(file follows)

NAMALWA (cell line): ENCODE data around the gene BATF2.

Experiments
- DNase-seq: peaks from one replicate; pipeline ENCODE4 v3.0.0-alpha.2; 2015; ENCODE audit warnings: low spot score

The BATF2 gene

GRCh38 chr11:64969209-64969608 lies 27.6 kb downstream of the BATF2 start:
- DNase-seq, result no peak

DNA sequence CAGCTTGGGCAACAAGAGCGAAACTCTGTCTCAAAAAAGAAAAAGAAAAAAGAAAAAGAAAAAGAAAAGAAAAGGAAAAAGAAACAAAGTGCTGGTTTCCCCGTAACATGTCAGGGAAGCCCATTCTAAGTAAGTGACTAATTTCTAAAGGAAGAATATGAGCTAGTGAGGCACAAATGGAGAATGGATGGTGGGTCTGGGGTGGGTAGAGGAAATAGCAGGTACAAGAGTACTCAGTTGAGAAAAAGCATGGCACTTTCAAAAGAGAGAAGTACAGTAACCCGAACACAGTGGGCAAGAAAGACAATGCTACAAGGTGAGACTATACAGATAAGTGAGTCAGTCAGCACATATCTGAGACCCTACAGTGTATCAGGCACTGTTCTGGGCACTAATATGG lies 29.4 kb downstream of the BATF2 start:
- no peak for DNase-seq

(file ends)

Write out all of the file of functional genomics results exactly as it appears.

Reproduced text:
NAMALWA (cell line): ENCODE data around the gene BATF2.

Experiments
- DNase-seq: peaks from one replicate; pipeline ENCODE4 v3.0.0-alpha.2; 2015; ENCODE audit warnings: low spot score

The BATF2 gene

GRCh38 chr11:64969209-64969608 lies 27.6 kb downstream of the BATF2 start:
- DNase-seq, result no peak

DNA sequence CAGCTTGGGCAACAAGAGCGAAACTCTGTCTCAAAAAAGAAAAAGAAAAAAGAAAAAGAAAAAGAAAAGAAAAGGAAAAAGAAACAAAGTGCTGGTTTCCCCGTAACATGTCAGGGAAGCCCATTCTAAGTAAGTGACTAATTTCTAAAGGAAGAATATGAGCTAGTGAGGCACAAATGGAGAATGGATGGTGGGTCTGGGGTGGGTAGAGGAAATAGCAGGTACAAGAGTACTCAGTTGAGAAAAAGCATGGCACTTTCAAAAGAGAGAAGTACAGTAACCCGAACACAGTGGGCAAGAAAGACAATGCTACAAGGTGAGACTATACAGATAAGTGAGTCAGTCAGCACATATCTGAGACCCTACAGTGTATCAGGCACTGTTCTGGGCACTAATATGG lies 29.4 kb downstream of the BATF2 start:
- no peak for DNase-seq